I’m stuck on Quicken 2002 and have thus neglected using it for almost 2 years. We’ve been managing the household finances the old fashioned way by hand and with the help of online banking.

But I wanted to have a bit more control and a better “view” of where the money goes. So I tried using Quicken 2002 in a virtual instance of Windows XP running on VirtualBox. But Quicken 2002 is just a few years out of date! 🙂 And the thought of upgrading it just pains me. So I set out to find financial software for Linux.

I started with GnuCash but I was just completely confused with how it treats categories as accounts. The whole double entry accounting just made my eyes water.

Next up I tried Moneydance. I’ve tried it before when I was using OS/2 but it was too “java-y”. Looked out of place. Well, it still looks way out of place with the ugly Metal look and feel of swing. It was easier to get started than GnuCash as it felt more Quicken-like. But I couldn’t get over how ugly the UI was. I know it shouldn’t be about looks, but it was: rm -rf /opt/moneydance.

I thought, “maybe there’s a webapp out there that does this” which led me to CheckItOut a Ruby on Rails application. CheckItOut uses Mysql to store the data and runs using Webrick. But it was a royal pain in the butt to setup. Ruby, Rails, mysql all installed great. CheckItOut even started with a small change to database.yml. But once it was running creating a new account would cause it an error. I started to try to debug it then realized, screw this if I have to debug the app I can’t trust it to keep track of my finances. So out it went.

Next up? Grisbi. It looked promising. Nice GTK look and feel, pretty decent features as well. But I had a hard time using it. I kept tripping over things. So I moved on, though I left it installed just in case.

Gnofin lost purely because it was an older GTK app. It was just too ugly to even bother. I didn’t even get to the download point.

KMyMoney2 was pretty nice. It had one of the nicer feature sets and felt pretty natural to use. I was up and running in no time. But as you probably guessed I like the GNOME look and feel, and I couldn’t get past the ugly KDE candy toy look: yum remove kmymoney2.

Last up was Kapital was one of the better looking apps, IMO. It was the closest to Quicken out of them all. But it wasn’t open source. So it never got to the download state either.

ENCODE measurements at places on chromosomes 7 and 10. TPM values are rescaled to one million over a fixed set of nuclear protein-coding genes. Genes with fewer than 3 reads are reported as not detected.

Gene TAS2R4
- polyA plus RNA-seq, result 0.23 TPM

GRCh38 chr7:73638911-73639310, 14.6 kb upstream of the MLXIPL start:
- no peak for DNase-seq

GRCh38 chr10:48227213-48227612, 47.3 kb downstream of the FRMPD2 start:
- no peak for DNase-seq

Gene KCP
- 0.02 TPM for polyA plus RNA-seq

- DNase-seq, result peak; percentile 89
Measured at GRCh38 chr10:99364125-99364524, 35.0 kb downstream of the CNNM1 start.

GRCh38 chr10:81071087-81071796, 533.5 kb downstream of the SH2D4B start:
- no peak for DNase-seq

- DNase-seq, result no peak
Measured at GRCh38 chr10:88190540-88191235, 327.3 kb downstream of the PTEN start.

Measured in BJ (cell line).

Wow, I ran out of applications. Well, I actually went back to GnuCash. I remembered what a friend told me “learn your tools”. So I decided to sit down and actually learn GnuCash. After about an hour, I got a pretty good grasp on how it works and it is really a great replacement for Quicken. It has the GNOME look and feel which I love, is open source, handles all the accounts I have, imports from OFX and QIF formats as well.

WINNER: GnuCash!


3 thoughts on “gnucash

  1. GnuCash rocks.

    And for my wife’s business, we have been using sql-ledger. We will probably move to its fork, LedgerSMB. The advantage of LedgerSMB is that they are webapps designed for multi-user usage, etc.

    None of the financial apps are “pretty” but Gnucash isn’t bad. 🙂


  2. Congrats on finding a new money program. I had been using MS Money for my windows machine and just recently switched to exclusively linux computing. I am now running a virtual box to boot into windows to do my MS Money stuff. Glad you were able to find something that worked for you. Maybe I will get GnuCash another look.

  3. Count me in gnucash’ legion of fans (so to speak).

    While the interface could be better, the reporting sometimes makes it complicated, and it lacks an archival function (or at least I couldn’t find one), I’ve been using it for the past year and a half, and I love it.

    But there absolutely is a learning curve. Once you understand the double-entry system it’s really great.

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